The current issue of GOOD magazine has a great profile of Buckminster Fuller and his many prolific ideas. While many may be familiar with Fuller for coining terms like "Spaceship Earth" and his famous geodesic domes, he was also the "godfather of today's sustainability movement" and a brilliant thinker in nearly every discipline. Fuller designed one of the first environmentally friendly cars way back in 1933, created an early version of the first-ever computer simulation, and implored other architects and designers to find collective solutions to humanity's greatest problems. He also created "the most documented life in history," collecting minutiae from his life every 15 minutes! (Twitter, anyone?)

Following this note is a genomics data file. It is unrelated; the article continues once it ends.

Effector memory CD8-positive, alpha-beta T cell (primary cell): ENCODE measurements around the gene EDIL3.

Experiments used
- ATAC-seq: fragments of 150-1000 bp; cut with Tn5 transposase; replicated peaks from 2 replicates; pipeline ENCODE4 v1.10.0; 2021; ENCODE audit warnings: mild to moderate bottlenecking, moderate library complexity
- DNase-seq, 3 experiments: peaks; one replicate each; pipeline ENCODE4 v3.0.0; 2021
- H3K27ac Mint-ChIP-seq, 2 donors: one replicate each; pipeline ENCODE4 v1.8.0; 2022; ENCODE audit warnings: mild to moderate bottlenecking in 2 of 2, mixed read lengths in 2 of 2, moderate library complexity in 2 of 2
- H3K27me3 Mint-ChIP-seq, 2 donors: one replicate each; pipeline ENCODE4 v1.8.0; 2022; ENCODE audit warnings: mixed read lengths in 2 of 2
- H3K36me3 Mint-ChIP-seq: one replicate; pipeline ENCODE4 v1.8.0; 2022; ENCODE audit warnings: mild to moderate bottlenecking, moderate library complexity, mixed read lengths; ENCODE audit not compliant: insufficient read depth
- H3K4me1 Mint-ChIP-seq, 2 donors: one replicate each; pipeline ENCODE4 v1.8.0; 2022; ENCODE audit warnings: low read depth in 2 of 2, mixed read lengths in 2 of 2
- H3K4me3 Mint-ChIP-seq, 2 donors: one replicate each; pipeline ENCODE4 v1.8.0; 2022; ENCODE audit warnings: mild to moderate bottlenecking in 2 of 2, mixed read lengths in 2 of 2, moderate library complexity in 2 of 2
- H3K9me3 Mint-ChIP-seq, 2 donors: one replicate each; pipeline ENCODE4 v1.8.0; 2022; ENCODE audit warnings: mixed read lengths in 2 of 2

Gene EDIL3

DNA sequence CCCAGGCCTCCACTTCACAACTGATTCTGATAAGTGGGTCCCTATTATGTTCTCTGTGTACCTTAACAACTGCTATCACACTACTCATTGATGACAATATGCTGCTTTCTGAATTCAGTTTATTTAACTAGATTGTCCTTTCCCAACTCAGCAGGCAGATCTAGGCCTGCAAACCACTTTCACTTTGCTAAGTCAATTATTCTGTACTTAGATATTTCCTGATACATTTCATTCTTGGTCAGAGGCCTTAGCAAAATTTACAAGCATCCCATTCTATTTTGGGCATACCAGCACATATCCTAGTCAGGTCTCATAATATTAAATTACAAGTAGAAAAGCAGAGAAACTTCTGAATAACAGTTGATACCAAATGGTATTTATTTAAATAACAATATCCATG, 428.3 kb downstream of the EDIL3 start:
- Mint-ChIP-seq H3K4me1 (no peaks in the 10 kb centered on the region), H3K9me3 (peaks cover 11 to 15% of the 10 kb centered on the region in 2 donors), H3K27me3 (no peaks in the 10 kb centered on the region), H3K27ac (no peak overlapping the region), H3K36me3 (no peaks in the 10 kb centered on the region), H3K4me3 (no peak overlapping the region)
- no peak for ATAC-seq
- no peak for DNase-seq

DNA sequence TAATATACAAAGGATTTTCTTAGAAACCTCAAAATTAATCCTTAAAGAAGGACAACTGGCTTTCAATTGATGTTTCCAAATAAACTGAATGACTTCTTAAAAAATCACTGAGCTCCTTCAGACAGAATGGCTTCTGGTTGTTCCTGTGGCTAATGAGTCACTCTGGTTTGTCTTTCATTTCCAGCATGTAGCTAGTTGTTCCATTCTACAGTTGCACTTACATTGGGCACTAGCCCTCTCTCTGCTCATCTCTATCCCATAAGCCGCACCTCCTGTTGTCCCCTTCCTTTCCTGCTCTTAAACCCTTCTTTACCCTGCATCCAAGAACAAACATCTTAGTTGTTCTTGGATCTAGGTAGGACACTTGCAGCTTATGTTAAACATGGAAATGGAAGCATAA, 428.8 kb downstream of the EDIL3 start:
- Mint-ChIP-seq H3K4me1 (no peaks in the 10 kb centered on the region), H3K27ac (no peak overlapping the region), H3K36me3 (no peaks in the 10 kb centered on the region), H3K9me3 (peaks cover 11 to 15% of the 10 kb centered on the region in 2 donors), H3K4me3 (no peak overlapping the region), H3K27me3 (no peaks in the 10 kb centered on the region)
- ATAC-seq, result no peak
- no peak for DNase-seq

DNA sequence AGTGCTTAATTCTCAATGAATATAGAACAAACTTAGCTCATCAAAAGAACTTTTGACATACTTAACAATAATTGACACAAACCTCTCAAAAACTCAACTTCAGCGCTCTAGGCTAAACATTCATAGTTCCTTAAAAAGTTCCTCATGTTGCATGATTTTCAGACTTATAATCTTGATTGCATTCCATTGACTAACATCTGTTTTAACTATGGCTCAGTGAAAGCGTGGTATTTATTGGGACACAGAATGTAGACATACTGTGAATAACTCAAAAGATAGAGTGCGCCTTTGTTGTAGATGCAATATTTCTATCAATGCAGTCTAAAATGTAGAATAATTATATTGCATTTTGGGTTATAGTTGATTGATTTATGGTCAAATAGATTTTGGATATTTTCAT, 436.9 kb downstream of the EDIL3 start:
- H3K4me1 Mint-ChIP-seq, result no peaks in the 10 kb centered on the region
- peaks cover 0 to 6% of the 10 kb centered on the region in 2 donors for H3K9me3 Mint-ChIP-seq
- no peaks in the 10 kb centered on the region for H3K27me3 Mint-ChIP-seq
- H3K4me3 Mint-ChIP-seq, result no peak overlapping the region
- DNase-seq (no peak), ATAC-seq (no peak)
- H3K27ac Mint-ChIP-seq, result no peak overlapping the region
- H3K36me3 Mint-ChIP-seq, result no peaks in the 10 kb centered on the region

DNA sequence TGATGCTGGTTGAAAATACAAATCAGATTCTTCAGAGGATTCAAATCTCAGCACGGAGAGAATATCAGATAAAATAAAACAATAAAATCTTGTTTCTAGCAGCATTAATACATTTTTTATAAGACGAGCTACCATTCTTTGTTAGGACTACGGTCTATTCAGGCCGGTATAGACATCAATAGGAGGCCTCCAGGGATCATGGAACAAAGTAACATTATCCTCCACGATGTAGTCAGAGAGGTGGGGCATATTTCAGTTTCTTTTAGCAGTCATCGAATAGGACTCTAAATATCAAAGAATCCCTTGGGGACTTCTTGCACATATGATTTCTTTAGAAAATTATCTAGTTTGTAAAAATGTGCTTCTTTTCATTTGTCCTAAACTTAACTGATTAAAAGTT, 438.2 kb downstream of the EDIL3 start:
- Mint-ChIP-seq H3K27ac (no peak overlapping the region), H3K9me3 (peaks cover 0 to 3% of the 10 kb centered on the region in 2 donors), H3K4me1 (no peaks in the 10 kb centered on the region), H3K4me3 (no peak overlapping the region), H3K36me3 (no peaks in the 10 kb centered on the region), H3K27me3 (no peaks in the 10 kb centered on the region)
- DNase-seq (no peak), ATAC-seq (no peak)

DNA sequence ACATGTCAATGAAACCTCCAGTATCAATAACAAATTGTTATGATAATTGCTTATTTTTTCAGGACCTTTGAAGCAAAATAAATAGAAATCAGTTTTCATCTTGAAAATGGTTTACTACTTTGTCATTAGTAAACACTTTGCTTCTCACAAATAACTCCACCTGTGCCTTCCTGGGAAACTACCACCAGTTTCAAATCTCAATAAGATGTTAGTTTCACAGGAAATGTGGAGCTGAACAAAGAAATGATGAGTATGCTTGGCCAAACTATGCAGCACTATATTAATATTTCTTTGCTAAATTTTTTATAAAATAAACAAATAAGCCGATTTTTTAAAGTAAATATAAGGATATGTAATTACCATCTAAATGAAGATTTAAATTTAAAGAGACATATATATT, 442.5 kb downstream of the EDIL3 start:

The most fascinating part of the profile of Buckminster Fuller, though, is GOOD magazine's illustrated collection of ideas that never made it past the prototype stage -- like the "fog gun showers," floating cities and "omni-medium" air and maritime transport machines that could "take off and land like an eagle or duck, without any prepared landing fields."
[image: Buckminster Fuller]